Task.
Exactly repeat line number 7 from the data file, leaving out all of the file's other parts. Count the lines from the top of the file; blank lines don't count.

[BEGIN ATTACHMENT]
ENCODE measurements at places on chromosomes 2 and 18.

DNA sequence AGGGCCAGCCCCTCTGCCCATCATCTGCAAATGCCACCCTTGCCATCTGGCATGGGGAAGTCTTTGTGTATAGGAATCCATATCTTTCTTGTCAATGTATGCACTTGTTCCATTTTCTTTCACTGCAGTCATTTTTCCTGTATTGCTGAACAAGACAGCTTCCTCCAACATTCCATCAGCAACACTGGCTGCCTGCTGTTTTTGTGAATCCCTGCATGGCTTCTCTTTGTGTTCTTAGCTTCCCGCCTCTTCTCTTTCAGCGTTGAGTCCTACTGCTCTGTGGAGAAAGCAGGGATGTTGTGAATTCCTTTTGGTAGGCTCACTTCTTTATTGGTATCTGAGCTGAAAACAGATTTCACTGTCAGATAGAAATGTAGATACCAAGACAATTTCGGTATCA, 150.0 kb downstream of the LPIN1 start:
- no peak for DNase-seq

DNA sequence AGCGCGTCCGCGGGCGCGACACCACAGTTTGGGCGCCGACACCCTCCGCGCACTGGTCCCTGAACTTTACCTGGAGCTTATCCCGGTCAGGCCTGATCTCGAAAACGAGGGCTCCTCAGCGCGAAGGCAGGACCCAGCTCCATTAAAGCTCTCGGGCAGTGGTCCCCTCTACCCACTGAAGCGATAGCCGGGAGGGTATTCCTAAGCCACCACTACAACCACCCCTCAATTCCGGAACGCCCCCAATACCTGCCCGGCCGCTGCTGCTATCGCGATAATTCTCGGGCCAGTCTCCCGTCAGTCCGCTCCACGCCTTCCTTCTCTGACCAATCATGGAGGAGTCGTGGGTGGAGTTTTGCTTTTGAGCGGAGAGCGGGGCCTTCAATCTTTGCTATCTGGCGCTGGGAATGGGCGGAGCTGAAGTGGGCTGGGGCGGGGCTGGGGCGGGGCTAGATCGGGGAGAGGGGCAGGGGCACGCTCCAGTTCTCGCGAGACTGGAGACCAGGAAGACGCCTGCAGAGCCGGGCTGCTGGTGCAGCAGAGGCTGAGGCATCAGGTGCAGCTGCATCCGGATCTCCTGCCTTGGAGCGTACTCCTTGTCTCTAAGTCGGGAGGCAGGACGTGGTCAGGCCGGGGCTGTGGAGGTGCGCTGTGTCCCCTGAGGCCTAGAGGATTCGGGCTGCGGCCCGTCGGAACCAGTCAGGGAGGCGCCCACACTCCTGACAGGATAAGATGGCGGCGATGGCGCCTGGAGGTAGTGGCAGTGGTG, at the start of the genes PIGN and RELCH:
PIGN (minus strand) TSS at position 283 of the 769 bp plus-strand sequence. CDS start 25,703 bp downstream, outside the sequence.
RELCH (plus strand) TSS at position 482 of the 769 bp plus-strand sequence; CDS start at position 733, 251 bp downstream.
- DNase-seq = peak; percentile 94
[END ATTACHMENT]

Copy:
- DNase-seq = peak; percentile 94